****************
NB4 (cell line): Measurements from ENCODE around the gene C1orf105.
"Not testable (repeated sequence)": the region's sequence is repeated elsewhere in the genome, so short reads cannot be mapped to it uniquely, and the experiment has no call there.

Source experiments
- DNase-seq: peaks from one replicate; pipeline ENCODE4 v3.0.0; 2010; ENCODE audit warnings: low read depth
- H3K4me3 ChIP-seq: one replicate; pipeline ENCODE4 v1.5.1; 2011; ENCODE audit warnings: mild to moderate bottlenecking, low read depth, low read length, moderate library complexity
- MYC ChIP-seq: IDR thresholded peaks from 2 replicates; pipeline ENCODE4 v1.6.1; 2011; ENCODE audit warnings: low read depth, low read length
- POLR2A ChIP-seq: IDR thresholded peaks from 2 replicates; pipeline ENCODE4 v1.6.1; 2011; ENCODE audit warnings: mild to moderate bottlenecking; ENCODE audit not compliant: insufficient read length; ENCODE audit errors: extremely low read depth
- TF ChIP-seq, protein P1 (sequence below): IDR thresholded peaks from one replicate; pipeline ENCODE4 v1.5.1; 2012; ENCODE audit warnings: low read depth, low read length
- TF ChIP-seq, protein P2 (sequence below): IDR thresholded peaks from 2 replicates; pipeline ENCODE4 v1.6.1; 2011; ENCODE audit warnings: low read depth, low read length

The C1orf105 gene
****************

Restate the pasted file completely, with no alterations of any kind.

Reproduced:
NB4 (cell line): Measurements from ENCODE around the gene C1orf105.
"Not testable (repeated sequence)": the region's sequence is repeated elsewhere in the genome, so short reads cannot be mapped to it uniquely, and the experiment has no call there.

Source experiments
- DNase-seq: peaks from one replicate; pipeline ENCODE4 v3.0.0; 2010; ENCODE audit warnings: low read depth
- H3K4me3 ChIP-seq: one replicate; pipeline ENCODE4 v1.5.1; 2011; ENCODE audit warnings: mild to moderate bottlenecking, low read depth, low read length, moderate library complexity
- MYC ChIP-seq: IDR thresholded peaks from 2 replicates; pipeline ENCODE4 v1.6.1; 2011; ENCODE audit warnings: low read depth, low read length
- POLR2A ChIP-seq: IDR thresholded peaks from 2 replicates; pipeline ENCODE4 v1.6.1; 2011; ENCODE audit warnings: mild to moderate bottlenecking; ENCODE audit not compliant: insufficient read length; ENCODE audit errors: extremely low read depth
- TF ChIP-seq, protein P1 (sequence below): IDR thresholded peaks from one replicate; pipeline ENCODE4 v1.5.1; 2012; ENCODE audit warnings: low read depth, low read length
- TF ChIP-seq, protein P2 (sequence below): IDR thresholded peaks from 2 replicates; pipeline ENCODE4 v1.6.1; 2011; ENCODE audit warnings: low read depth, low read length

The C1orf105 gene